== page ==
The cool factor

8 02 2017

“That’s cool.”

“He’s cool.”

Person 1: “I have done/seen something”

Person 2: “Cool”

“Cool” is one of those new-age slang terms that fascinate me. The way it’s used in varied circumstances and to mean different things.

The urban dictionary presents come cool interpretations of this cool word (pun intended):

  • Popular
  • Awesome
  • Laid back, relaxed
  • Very good, stylish, neat, pleasing, generally positive
  • Nice
  • Okay with each other (not nice, not mean)
  • Used when the conversation goes silent
  • Used when you don’t know what else to say,
  • Used when you are not interested in a conversation
  • Used when you do not know anything about the subject but want to appear as a know-it-all

Wow, look at that! Have you noticed the contradictions? It can mean either “nice”, or just “okay”. It can mean “awesome”, or just “nice”. And it’s especially intriguing to note its role as a conversation filler. So many connotations. Needless to say, it would be almost impossible to interpret the intention behind this word correctly without the tone and other non-verbal cues and in come cases lot of context.

I’m particularly interested in exploring its use with people. A person is cool if he’s perceived as relaxed and laid back. Or if he/she has a confident, or don’t care attitude. It can also mean that the person possesses some admirable traits. This implies that there cannot be a definitive set of traits that define coolness. They differ based on circumstances: in one setting a person who expresses his emotions and vulnerabilities can be deemed as cool by  his peers, whereas in another setting, the person who holds up a facade in the midst of turbulence is considered cool. Also a cool “guy” usually has totally different traits compared to a cool “gal”.

Here is a quote from Gillian Flynn’s Gone Girl on “cool girl”:

“Men always say that as the defining compliment, don’t they? She’s a cool girl. Being the Cool Girl means I am a hot, brilliant, funny woman who adores football, poker, dirty jokes, …, because Cool Girls are above all hot. Hot and understanding. Cool Girls never get angry; they only smile in a chagrined, loving manner and let their men do whatever they want.”

In effect, coolness is anything desirable. You perceive someone is cool if that person possesses those qualities that you desire. Someone is also cool if they have traits and exhibit behavior that you wish you have it in yourself (courage, candidness, confidence, charm etc.). Since desirability is highly subjective, so is what constitutes being cool.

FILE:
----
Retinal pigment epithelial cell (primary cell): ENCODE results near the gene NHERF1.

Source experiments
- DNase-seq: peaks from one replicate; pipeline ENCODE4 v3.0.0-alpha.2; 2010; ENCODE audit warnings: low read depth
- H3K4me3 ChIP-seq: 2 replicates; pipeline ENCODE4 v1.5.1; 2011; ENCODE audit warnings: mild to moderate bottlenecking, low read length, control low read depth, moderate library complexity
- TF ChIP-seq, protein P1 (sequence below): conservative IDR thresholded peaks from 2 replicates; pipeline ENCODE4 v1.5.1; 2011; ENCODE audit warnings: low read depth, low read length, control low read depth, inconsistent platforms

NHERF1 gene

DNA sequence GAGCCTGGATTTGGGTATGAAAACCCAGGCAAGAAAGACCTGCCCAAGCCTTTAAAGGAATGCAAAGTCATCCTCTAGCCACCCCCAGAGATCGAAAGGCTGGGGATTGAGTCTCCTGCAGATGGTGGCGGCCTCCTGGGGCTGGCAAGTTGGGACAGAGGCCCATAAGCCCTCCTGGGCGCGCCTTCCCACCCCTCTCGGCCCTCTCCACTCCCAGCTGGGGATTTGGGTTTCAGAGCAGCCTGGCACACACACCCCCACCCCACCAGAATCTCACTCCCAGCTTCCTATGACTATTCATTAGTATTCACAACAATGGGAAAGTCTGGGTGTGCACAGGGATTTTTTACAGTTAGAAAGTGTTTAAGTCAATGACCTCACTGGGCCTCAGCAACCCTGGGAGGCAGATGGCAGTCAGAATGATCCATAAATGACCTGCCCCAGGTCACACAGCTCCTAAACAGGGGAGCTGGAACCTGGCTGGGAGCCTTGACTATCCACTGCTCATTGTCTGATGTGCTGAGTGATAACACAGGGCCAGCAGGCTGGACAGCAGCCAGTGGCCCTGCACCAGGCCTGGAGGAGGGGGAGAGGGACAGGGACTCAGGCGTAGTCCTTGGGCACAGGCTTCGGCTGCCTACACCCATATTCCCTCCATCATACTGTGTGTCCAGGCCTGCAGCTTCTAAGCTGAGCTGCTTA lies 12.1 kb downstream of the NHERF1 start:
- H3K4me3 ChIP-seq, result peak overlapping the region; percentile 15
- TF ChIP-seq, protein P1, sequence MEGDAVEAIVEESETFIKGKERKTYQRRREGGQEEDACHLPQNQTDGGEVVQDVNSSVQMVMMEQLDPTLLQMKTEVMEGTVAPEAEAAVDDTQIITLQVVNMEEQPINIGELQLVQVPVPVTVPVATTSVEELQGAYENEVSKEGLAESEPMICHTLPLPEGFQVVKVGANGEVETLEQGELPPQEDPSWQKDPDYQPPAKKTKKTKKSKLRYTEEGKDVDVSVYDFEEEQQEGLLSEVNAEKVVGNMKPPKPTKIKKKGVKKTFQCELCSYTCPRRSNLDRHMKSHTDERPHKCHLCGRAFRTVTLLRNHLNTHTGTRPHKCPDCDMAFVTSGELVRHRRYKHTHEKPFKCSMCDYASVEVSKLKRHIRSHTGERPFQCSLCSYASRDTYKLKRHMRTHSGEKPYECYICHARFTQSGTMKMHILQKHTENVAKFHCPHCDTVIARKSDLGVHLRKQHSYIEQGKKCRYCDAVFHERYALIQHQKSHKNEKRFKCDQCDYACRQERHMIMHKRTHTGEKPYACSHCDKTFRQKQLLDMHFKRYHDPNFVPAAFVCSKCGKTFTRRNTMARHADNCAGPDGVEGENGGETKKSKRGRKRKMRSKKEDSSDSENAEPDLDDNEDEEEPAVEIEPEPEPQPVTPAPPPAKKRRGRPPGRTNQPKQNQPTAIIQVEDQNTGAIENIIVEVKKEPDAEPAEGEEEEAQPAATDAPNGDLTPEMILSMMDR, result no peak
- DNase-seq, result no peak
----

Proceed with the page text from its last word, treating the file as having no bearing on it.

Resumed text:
Such a versatile word! Very convenient. 🙂

What do I write about most?

28 04 2012

(Cloud created using Wordle)

Beauty in words

14 12 2009

Most women in literature/fiction are very beautiful. As I read through the descriptions of their beauty, elegance and charm, they always seem to me as nothing less than celestial. The exquisite words and flowery language make me imagine the ladies with ethereal beauty which I usually can’t compare with anything I can found in real life. I imagine even the plainer looking women of fiction better than they actually are (I mean how the author perceives them). For me putting something in words makes it more striking.

In cases where the books have been made into movies, many times I’ve been disappointed because the actresses never seem to justify the characters in looks. But actually they helped me realize, at least to certain extent, that women in fiction aren’t really more exotic and that the ladies I see around me aren’t any worse either.

Now that I think about it, the other reason for my inability to gauge the personality of real life damsels might be that I don’t usually appraise them nor observe them with a keen eye (no particular reason to do so, in the first place 🙂 ). But I still can’t really understand why I impart more romanticism to words.

Just thinking aloud

10 09 2009

I have a feeling that this blog is becoming more awkward with each post. When I started this blog, I hoped that it would improve my Writing. I’m not sure how much I accomplished in that direction so far but a few things bother me…

Every time I start writing something, all my thoughts about that topic become so jumbled and incoherent that for a moment I forget the main point I wanted to make. Often, what comes out is so different from what I originally thought of.

It also seems to me that blogging has affected my thought process, as I sometimes steer my thoughts to accommodate my limited vocabulary and inefficient expression.